Horse mystery novelist Kit Ehrman recently blogged about having a case of “horse withdrawal.”
I know what she means. I’m in the same boat, more or less.
I’m in no position to own a horse. Both my physical and financial health would be better off if I didn’t even take lessons.
Besides, I don’t have the time anymore. I have the typical, modern over-scheduled life.
I used to ride before I had a scary health situation. Now, the idea of sitting to a trot is enough to keep me away from the saddle. So, as a consolation, I started writing about horses.
But, at times, there is no substitute. There’s nothing like the warm breath from a soft muzzle. Or the soft fur of a winter coat. Or the satiny sheen of sleek summer coat.
Helpful horse people give me lots of suggestions, like they did for Kit in the group blog Equestrian Ink.
One suggestion is to work in a barn for a local trainer. Working as stable help is a time-honored way to get riding time. Let alone horse time. Young William Shatner reportedly did it.
(Ed. note: I’ve driven myself batty looking for the source to cite for a link. I know he once said that he worked as a stableboy so he could ride. I remember reading that. If you can find it, post it in the comments. All I can offer you in return, though, is Internet glory in my comments section.)
But I’ve been too sickly to participate in manure management. My husband made me promise, “No saddling. No mucking.” I all but swore to it with my right hand up, as if I were taking a pledge. Even though I’ve always prided myself on the fact that, once I became tall enough to do so, I saddle my own mounts, thank you very much.
Once, a tack shop owner offered up another suggestion, to volunteer at a horse rescue. Or a therapeutic riding stable.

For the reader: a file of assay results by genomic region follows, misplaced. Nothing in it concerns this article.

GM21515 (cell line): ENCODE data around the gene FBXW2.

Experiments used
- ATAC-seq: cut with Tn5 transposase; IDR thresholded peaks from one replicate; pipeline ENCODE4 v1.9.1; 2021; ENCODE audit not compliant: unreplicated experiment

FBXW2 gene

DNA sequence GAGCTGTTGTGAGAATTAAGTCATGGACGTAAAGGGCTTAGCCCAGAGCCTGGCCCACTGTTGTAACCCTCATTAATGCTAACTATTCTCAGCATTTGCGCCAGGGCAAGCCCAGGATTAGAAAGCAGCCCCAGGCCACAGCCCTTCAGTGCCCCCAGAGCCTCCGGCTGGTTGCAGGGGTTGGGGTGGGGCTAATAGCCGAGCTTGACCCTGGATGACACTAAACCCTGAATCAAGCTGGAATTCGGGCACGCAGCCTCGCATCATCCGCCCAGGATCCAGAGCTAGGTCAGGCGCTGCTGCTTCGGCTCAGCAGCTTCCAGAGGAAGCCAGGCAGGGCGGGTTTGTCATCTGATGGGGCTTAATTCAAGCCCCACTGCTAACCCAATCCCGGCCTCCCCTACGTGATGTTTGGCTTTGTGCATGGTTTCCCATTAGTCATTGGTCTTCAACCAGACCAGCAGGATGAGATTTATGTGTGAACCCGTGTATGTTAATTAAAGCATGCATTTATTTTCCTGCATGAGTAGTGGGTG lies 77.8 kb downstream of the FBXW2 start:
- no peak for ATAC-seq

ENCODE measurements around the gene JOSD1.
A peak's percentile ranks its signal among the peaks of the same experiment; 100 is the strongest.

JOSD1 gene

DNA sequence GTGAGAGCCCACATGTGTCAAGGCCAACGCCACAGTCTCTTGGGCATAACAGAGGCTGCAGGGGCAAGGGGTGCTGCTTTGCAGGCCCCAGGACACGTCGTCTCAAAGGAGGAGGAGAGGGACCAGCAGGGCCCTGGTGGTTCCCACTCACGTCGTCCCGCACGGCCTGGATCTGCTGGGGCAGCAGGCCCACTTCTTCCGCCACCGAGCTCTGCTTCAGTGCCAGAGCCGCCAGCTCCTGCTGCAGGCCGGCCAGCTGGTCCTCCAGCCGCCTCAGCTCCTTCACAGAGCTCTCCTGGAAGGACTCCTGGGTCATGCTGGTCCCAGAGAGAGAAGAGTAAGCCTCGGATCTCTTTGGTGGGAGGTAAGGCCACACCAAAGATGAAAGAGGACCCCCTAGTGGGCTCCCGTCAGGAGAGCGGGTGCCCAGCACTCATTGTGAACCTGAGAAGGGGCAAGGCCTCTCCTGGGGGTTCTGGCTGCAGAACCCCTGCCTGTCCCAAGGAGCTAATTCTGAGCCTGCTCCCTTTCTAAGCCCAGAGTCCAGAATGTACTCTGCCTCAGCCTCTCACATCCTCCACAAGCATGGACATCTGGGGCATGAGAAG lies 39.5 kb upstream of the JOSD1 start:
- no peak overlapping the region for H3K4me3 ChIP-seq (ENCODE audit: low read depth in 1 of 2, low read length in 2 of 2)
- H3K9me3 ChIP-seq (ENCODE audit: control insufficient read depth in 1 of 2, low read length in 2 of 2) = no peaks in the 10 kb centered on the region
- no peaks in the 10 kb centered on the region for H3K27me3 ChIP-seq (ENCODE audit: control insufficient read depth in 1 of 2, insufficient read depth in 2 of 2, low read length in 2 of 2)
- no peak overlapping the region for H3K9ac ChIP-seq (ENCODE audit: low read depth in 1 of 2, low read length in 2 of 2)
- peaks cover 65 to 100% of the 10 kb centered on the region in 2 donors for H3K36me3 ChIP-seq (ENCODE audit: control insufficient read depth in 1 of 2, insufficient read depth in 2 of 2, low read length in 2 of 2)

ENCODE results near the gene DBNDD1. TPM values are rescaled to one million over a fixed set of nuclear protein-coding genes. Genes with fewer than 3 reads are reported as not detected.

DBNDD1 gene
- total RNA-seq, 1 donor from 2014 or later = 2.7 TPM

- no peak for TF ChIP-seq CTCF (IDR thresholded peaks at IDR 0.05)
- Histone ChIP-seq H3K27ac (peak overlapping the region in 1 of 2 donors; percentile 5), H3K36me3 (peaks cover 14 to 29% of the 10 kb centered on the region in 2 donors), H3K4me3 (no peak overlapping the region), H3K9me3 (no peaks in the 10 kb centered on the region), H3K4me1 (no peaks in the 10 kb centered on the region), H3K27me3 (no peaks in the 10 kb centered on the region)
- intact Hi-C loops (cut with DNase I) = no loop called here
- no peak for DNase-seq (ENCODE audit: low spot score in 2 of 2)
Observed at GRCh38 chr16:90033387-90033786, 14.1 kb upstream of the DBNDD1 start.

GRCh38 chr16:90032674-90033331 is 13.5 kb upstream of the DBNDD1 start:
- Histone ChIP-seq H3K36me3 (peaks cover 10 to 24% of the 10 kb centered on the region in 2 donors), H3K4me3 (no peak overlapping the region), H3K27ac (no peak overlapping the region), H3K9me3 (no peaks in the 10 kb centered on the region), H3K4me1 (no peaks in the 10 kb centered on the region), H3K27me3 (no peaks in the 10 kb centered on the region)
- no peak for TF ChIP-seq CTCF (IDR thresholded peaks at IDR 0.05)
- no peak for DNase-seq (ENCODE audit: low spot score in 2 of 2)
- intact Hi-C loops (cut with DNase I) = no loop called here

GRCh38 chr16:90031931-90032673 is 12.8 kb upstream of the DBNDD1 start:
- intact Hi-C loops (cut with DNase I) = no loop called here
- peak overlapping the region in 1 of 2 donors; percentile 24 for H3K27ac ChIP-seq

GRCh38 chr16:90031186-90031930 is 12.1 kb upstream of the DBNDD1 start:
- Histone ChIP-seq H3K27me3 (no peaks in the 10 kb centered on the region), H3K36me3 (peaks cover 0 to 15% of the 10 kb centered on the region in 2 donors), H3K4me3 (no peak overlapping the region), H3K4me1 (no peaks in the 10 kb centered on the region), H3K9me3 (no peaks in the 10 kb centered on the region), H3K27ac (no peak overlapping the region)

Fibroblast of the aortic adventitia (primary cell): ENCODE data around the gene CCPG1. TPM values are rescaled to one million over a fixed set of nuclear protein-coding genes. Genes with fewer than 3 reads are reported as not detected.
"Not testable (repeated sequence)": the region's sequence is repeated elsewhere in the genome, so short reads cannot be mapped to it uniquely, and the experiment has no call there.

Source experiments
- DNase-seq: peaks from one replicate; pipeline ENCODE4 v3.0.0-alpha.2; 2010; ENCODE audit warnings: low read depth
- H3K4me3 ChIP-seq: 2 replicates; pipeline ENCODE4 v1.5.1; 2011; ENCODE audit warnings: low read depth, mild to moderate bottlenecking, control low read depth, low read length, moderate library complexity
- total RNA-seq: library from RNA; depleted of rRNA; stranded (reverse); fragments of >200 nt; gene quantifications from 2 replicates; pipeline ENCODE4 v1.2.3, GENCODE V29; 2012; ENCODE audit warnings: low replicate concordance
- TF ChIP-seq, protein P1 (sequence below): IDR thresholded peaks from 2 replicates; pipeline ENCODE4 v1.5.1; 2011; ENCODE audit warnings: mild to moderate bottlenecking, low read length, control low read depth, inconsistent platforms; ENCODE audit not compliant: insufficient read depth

I’ve tried both. I wish I could report warm fuzzy feelings. Let alone link to these deserving groups. They work hard on wispy shoestrings budgets of both staffing and funds. But if I identify them now, I can’t tell you the funny stories. Believe me, you’ll see why soon.
The Therapeutic Riding Stable Misadventure
Once my health situation stabilized, I jumped at the opportunity when a local therapeutic riding stable opened up its volunteer program. It does so once every year, only in the spring because it’s easier to train volunteers for the season all at once.
However, when I showed up ready to work, I wasn’t ready physically. I didn’t have my strength up yet. Plus, even if I had volunteered just to groom, I would have to break my promise to DH about the saddling.
But the deal-breaker for me was that I needed to be able to either lead the horse during the sessions or walk along to help the rider as a walker. After all, the more reasonably fit volunteers who could help would give more clients a chance to ride. And that’s the whole point.
So. because I couldn’t keep up on foot with a trotting horse, I was dismissed. I cried bitter tears of frustration, but I understood.
The Horse Rescue Deflater
Option number two: I picked a somewhat local horse rescue that’s really too far for me to visit regularly. No worries. I could write press releases and do online public relations. A board member said that she would serve as my contact.
But she didn’t grasp that print publications and other community activities boards often need months of lead time for submissions. She would send me updates for event notices the week before the event. Sometimes, even the night before. I came to wonder if my distance from the rescue may be putting me a bit out-of-touch to serve as a spokesperson.
I finally got to attend one event that I had promoted in various outlets for months. I arrived oddly pleased for once to have trouble finding a parking space because there were so many cars. I overheard guests marveling at “such a great turnout.” When I finally tracked down my contact, her first words after “Oh, hi,” were not “Great turnout” but “Where’s TV?”
Thus endeth my year in horse rescue PR.
Now, I realize that It’s Not About Me. I should Just Suck It Up and Do It For The Horses. And I’m not proud that I found myself with more generosity of spirit than I could manage in practice.
But the bottom line is that, if you don’t fit into what these time- and cash-strapped organizations need, then they treat you like any other harried human resources manager does. It’s “Don’t call us, we’ll call you” time.
So, it’s back to writing about horses. Following various competition circuits. And the occasional bit of equine tourism. All of which I will share with you at one point or another.
It’s not such a bad gig. After all, there’s “no mucking and no saddling.”